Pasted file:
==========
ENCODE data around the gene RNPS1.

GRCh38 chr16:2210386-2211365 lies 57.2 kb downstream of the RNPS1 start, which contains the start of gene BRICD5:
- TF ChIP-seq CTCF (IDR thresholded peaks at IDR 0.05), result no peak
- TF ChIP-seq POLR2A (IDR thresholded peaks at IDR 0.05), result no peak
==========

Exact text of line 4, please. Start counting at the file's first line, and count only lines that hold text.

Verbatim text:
- TF ChIP-seq POLR2A (IDR thresholded peaks at IDR 0.05), result no peak